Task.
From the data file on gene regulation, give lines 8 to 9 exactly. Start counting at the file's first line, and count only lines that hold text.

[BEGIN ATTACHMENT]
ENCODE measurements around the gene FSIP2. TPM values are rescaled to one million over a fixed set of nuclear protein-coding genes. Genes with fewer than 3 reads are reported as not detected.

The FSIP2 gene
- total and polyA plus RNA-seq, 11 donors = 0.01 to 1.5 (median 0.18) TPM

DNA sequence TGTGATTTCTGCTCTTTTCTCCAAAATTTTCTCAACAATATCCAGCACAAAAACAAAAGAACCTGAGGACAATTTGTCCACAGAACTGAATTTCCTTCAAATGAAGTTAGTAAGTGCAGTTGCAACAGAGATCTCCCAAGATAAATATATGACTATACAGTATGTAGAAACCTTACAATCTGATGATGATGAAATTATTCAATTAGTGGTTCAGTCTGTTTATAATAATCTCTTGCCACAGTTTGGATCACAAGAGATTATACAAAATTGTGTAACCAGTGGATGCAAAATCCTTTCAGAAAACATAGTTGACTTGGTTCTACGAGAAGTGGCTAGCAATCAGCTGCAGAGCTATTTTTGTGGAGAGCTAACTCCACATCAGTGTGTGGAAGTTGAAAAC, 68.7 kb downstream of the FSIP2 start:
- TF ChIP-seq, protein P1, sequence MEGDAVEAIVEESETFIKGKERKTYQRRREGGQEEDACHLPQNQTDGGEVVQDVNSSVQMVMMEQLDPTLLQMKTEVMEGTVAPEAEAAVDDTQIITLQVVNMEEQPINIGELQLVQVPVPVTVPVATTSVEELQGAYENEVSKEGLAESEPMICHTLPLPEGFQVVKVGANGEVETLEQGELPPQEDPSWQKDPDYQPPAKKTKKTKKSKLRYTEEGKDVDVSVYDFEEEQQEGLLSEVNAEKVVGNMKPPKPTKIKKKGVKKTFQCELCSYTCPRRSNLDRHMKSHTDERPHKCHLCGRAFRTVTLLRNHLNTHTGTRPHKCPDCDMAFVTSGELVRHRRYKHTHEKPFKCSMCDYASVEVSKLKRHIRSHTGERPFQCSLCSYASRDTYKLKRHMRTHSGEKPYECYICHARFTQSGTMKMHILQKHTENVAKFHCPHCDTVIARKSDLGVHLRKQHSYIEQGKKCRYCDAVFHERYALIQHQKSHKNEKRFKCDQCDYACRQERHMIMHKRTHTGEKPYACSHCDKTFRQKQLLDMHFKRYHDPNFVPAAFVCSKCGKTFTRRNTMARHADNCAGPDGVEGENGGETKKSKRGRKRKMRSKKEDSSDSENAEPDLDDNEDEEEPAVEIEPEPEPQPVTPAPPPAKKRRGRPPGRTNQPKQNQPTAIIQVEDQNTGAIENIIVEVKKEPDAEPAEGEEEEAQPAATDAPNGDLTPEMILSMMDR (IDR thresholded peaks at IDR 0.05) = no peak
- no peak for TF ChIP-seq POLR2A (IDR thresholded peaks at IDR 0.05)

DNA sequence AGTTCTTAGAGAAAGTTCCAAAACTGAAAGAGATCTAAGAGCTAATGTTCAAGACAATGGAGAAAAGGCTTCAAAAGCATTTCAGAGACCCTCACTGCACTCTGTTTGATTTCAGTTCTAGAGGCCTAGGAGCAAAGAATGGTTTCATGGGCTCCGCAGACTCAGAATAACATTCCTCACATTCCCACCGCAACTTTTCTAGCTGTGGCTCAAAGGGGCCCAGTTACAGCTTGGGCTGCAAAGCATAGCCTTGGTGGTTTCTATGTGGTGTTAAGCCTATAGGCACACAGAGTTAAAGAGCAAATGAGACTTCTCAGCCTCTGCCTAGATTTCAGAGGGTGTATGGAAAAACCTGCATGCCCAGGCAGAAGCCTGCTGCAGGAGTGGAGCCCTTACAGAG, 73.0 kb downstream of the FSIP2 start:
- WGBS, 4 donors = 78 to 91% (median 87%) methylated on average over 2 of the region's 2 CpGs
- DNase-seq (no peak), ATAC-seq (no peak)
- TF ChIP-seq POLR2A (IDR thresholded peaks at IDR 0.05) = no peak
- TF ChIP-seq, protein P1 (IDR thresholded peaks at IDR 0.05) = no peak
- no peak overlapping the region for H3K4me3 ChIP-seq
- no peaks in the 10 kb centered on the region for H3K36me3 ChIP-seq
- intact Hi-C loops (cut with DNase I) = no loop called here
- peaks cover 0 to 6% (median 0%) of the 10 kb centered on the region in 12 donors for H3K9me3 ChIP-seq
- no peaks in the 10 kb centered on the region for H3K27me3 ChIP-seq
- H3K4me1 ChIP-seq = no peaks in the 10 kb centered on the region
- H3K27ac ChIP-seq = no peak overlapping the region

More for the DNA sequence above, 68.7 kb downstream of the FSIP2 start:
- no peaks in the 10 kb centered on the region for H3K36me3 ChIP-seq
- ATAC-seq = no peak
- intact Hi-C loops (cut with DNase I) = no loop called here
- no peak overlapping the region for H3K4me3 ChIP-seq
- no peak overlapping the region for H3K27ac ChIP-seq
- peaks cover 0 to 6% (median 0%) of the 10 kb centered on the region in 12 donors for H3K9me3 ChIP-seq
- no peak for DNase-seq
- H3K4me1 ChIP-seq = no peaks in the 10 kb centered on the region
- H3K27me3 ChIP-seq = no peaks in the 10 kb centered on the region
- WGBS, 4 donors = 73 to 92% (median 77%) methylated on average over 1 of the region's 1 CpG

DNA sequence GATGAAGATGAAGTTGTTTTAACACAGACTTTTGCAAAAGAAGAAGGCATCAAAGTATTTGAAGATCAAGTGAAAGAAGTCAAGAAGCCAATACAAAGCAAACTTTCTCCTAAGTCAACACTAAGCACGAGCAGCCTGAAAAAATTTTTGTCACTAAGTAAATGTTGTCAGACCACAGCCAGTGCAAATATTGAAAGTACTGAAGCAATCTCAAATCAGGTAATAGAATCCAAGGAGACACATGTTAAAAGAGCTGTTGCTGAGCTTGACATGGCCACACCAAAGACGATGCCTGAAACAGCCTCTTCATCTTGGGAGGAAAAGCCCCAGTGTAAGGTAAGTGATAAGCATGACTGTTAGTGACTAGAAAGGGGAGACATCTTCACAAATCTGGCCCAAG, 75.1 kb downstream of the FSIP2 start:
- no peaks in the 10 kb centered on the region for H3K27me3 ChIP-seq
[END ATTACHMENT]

- WGBS, 4 donors = 78 to 91% (median 87%) methylated on average over 2 of the region's 2 CpGs
- DNase-seq (no peak), ATAC-seq (no peak)